‘This project is an exciting collaboration that is going to develop a model to help the City of St. Louis come up with a decision matrix on where to focus resources and how to use the laboratory to incorporate surveillance of diseases in the future,’ said Dr Kee-Hean Ong, of the Environmental & Occupational Health department.

Analysing large data sets is difficult with traditional resources. By enabling large-scale parallel processing, the high-performance cluster will make data analysis quicker and more efficient. Perhaps as important, SLU researchers expect to improve the quality of their social science research by improving research methodology, as social sciences have typically not had much direct access to HPC clusters.

A final example comes from the Center for Digital Theology, which is using the HPC cluster to help process large sets of digital images of pre-modern, hand-written, and unpublished manuscripts to support existing research in the field of paleography.

The researchers are developing tools to help scholars analyse medieval European manuscripts, usually those with religious or theological meaning, written from between 500 AD and 1500 AD. Roughly one year ago, they developed a tool called T‑PEN (transcription for paleographical and editorial notation), a web-based tool for working with images of manuscripts, which allows transcriptions to be created, manipulated and viewed in many ways. Scholars can now combine the benefits of digitisation with the expert scholarly eye needed to review and compare aspects of the manuscript they are interested in, like handwriting, script, or page layout.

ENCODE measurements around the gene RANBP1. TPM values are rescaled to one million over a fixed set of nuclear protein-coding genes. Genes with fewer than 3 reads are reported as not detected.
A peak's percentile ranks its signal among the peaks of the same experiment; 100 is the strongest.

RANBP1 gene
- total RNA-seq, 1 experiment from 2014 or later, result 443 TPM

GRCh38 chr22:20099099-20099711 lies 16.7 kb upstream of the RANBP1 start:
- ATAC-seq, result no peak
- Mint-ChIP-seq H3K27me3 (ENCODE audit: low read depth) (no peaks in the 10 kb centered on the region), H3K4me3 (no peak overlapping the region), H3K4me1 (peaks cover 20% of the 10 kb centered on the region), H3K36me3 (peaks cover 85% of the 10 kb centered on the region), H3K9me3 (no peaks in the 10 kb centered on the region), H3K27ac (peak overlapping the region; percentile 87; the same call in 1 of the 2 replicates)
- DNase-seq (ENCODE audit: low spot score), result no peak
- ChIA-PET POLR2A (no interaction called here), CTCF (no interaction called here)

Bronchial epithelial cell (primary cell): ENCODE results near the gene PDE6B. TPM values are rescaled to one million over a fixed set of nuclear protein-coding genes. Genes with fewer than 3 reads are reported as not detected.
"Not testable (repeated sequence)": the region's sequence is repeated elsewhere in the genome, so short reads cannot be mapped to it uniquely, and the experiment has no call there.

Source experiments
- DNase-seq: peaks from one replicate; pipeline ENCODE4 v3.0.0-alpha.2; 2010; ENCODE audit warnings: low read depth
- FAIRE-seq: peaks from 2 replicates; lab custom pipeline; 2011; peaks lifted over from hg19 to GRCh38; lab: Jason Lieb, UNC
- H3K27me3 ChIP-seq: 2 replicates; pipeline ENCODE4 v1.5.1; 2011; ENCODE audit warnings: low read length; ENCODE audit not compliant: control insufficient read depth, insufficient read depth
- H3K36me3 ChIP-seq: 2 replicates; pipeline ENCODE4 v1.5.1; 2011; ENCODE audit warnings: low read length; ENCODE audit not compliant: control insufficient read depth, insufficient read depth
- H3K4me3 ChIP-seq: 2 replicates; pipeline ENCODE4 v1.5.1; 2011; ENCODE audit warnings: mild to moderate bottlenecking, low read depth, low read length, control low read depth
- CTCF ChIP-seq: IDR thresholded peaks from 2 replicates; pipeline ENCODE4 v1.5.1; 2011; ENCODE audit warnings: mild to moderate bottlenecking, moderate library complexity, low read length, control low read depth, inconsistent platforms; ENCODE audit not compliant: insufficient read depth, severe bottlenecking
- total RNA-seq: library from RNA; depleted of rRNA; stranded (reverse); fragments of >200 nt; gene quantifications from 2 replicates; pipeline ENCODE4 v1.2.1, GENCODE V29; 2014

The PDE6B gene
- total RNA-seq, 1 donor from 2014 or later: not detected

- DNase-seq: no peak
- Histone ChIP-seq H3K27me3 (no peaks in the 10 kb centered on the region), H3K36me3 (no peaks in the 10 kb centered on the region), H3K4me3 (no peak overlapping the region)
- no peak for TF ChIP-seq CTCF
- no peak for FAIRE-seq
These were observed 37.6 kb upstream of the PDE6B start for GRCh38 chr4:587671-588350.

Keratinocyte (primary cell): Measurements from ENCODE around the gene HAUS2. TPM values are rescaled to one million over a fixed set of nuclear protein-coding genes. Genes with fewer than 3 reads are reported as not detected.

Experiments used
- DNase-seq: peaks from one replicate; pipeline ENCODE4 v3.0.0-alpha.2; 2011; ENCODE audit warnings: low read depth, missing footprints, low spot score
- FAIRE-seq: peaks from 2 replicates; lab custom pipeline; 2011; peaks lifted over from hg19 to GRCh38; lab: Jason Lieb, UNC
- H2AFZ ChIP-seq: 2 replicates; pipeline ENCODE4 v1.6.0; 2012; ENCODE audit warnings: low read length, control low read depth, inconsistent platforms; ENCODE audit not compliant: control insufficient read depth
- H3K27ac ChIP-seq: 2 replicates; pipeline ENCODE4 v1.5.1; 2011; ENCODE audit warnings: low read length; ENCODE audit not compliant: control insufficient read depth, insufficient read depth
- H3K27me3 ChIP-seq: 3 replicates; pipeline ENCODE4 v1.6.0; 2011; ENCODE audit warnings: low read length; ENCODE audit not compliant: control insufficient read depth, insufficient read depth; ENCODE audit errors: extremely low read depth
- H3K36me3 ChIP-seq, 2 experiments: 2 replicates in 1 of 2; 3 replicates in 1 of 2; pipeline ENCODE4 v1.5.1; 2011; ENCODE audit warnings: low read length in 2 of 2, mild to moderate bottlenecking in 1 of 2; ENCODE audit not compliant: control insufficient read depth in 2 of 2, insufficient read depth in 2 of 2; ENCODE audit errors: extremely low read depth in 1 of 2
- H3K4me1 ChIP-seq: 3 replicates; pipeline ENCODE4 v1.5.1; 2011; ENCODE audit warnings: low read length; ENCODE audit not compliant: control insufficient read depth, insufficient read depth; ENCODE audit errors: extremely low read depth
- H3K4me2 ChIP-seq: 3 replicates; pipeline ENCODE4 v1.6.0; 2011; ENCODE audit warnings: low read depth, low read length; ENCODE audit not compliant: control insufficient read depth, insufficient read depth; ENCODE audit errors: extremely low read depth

Since scholars are looking at thousands of manuscripts, each of which could be 200 to 600 pages long, data sets grow exponentially. The HPC cluster will let the CDT expand the tool in several possible ways, including pre-processing for manuscript repositories now seeking to digitise their collections. This would allow them to provide immediate access to their manuscripts without endangering conservation by handling of the documents.

The success of this first campaign, for both Saint Louis University and Silicon Mechanics, has inspired the start of a second annual research grant. Silicon Mechanics’ Art Mann commented: ‘Seeing how positively this grant has affected the university, Silicon Mechanics will be awarding another HPC cluster grant in 2012. Research driven by today’s educational institutions can change the world, and we want to be part of that change.’